Throughout his life, Angelo Roncalli cooperated with God's grace, believing that the job at hand was worthy of his best efforts. His sense of God's providence made him the ideal person to promote a new dialogue with Protestant and Orthodox Christians, as well as with Jews and Muslims. In the sometimes noisy crypt of St. Peter's Basilica, many people become silent on seeing the simple tomb of Pope John XXIII, grateful for the gift of his life and holiness. After his beatification, his tomb was moved into the basilica itself.


Wednesday of the Twenty-seventh Week in Ordinary Time

Reading 1 Jon 4:1-11

Jonah was greatly displeased
and became angry that God did not carry out the evil
he threatened against Nineveh.
He prayed, "I beseech you, LORD,
is not this what I said while I was still in my own country?
This is why I fled at first to Tarshish.
I knew that you are a gracious and merciful God,
slow to anger, rich in clemency, loath to punish.
And now, LORD, please take my life from me;
for it is better for me to die than to live."
But the LORD asked, "Have you reason to be angry?"

Jonah then left the city for a place to the east of it,
where he built himself a hut and waited under it in the shade,
to see what would happen to the city.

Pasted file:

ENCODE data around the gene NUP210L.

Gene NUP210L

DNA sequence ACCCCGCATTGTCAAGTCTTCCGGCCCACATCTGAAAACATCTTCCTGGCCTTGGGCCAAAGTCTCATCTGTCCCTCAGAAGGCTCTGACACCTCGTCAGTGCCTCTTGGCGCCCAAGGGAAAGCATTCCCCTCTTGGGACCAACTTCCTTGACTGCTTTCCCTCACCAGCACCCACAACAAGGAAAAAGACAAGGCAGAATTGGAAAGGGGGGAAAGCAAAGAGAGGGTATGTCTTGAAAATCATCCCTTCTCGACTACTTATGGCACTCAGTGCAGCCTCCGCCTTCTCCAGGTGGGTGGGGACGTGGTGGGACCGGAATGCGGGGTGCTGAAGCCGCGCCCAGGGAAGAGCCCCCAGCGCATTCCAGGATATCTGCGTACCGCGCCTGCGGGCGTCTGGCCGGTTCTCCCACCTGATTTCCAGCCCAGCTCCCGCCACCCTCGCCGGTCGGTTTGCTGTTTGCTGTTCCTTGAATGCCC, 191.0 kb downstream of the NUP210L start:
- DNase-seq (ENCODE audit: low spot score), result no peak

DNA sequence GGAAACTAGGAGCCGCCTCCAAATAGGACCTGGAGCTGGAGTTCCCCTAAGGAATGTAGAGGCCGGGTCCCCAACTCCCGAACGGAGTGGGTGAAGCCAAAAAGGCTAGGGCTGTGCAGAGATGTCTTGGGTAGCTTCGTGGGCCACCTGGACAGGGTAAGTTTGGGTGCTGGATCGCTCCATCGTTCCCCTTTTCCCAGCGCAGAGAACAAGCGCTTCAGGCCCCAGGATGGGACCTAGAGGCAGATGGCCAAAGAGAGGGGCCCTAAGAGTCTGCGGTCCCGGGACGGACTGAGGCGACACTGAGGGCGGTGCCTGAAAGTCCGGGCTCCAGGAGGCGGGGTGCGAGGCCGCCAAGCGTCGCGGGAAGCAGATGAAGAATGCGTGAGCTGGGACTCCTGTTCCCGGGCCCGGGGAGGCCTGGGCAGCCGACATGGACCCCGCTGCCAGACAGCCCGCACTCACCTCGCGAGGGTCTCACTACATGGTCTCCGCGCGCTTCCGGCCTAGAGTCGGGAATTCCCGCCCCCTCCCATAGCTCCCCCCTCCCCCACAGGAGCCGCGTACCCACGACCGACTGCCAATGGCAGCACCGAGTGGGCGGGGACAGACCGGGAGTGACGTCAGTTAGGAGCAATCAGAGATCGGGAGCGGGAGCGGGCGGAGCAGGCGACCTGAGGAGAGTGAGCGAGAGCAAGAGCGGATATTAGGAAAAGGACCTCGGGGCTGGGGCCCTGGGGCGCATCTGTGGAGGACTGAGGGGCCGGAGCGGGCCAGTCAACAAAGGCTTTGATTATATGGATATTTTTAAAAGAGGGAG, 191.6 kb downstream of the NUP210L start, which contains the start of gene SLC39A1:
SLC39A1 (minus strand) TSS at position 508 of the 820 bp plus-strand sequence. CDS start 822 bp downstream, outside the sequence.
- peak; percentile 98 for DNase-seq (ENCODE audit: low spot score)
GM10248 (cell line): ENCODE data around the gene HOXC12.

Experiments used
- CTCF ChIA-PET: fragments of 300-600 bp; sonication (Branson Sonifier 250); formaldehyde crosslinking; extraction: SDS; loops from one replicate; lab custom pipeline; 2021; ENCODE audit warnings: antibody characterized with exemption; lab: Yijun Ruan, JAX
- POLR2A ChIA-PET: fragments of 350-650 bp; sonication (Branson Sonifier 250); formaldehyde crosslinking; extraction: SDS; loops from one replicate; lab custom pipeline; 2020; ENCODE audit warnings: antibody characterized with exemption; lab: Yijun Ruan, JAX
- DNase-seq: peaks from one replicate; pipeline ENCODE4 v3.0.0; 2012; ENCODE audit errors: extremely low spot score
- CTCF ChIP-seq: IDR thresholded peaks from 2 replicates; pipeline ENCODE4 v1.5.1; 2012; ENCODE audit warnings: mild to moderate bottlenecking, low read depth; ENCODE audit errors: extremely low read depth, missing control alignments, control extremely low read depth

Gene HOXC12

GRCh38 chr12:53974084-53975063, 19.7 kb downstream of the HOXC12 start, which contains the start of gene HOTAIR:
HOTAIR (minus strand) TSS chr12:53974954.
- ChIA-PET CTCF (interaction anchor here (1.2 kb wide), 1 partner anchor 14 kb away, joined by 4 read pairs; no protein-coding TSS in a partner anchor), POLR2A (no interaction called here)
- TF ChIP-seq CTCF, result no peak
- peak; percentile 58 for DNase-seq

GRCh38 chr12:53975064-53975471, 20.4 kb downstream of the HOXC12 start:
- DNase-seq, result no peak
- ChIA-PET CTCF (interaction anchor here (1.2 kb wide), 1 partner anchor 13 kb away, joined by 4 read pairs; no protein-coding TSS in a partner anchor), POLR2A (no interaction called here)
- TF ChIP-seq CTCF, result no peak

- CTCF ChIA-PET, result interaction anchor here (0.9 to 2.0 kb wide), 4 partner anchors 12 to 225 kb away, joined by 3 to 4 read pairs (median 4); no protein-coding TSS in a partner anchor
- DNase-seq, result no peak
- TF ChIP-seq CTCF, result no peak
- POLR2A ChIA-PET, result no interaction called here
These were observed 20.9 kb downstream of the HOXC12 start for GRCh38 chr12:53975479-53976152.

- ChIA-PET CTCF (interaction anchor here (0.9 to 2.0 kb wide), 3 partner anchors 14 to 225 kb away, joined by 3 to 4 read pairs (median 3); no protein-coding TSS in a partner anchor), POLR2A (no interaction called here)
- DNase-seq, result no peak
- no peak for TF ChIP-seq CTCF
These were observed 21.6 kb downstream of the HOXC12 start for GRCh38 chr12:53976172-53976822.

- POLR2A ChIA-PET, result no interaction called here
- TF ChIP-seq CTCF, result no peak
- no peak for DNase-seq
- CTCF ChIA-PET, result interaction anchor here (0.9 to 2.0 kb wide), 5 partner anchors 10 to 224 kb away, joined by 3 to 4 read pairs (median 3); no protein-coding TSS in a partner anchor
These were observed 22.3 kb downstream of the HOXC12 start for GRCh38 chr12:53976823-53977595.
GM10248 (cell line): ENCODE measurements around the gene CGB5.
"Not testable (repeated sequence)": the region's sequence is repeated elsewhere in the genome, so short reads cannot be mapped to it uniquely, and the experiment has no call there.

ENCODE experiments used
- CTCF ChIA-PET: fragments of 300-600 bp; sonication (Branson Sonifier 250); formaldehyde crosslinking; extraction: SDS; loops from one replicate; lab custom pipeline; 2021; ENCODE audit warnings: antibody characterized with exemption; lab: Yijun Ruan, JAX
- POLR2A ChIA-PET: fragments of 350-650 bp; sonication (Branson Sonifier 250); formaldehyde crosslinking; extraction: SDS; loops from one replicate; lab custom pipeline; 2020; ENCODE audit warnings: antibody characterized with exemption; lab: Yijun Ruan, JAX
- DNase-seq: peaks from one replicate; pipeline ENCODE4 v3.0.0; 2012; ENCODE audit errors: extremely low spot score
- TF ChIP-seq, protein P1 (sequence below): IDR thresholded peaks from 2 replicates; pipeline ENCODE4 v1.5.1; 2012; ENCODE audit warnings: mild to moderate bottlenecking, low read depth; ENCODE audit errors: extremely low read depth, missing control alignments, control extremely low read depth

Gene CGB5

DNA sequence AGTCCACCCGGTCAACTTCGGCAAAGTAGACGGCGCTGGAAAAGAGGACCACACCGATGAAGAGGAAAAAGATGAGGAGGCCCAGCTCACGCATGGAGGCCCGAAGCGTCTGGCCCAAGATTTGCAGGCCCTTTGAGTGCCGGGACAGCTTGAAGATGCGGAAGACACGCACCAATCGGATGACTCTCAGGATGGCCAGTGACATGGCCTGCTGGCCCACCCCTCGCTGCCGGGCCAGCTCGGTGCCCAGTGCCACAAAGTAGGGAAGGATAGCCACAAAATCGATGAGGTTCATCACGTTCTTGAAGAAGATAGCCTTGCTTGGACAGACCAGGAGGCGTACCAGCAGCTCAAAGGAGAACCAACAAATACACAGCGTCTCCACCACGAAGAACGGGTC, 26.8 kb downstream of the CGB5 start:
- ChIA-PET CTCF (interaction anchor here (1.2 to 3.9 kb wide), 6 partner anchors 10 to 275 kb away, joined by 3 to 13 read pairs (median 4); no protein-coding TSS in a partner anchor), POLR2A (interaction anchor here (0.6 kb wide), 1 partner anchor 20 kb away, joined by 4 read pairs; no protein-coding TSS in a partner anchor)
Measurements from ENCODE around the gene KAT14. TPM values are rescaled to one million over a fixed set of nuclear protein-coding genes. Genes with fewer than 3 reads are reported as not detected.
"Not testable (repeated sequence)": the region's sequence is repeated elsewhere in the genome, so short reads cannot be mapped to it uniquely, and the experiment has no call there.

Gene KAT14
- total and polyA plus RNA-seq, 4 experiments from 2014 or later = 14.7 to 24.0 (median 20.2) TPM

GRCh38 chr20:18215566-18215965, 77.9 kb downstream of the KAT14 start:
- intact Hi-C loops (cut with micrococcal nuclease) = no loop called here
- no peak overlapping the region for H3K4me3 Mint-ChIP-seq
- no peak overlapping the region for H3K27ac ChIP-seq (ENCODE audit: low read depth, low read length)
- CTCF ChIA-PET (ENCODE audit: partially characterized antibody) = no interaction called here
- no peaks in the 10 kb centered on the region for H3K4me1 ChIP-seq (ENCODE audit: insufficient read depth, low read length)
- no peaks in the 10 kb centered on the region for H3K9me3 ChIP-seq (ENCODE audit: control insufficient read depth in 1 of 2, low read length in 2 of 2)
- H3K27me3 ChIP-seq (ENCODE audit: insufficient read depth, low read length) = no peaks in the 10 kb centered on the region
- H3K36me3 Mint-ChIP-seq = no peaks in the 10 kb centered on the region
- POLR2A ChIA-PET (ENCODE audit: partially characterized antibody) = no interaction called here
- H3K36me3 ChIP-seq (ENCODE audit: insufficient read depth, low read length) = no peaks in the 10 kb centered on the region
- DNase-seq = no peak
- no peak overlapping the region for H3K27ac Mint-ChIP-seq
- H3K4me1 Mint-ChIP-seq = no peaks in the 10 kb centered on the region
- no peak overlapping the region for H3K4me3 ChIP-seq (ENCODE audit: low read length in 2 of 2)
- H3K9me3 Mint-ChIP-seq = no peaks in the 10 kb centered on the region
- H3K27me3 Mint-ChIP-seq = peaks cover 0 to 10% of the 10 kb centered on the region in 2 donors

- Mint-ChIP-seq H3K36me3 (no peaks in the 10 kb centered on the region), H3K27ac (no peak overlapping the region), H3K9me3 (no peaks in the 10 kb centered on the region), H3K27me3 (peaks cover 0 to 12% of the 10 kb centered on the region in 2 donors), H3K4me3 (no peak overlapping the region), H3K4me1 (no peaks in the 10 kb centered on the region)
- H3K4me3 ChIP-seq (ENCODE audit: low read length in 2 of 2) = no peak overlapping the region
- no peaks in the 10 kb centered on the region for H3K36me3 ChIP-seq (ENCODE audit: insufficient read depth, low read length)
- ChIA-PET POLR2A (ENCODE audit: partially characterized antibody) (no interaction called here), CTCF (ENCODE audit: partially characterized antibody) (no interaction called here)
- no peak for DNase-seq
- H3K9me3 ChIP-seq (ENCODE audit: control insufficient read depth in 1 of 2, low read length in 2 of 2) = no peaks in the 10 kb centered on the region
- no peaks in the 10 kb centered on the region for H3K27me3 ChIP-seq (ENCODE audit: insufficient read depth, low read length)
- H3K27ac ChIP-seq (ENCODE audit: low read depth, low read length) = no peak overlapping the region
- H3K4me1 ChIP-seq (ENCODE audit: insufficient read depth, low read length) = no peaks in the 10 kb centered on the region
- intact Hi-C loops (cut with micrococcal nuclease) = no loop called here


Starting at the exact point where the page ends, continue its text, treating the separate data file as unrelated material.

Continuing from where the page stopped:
And when the LORD God provided a gourd plant
that grew up over Jonah's head,
giving shade that relieved him of any discomfort,
Jonah was very happy over the plant.
But the next morning at dawn
God sent a worm that attacked the plant,
so that it withered.
And when the sun arose, God sent a burning east wind;
and the sun beat upon Jonah's head till he became faint.
Then Jonah asked for death, saying,
"I would be better off dead than alive."

But God said to Jonah,
"Have you reason to be angry over the plant?"
"I have reason to be angry," Jonah answered, "angry enough to die."
Then the LORD said,
"You are concerned over the plant which cost you no labor
and which you did not raise;
it came up in one night and in one night it perished.
And should I not be concerned over Nineveh, the great city,
in which there are more than a hundred and twenty thousand persons
who cannot distinguish their right hand from their left,
not to mention the many cattle?"

Responsorial Psalm Ps 86:3-4, 5-6, 9-10
R. (15) Lord, you are merciful and gracious.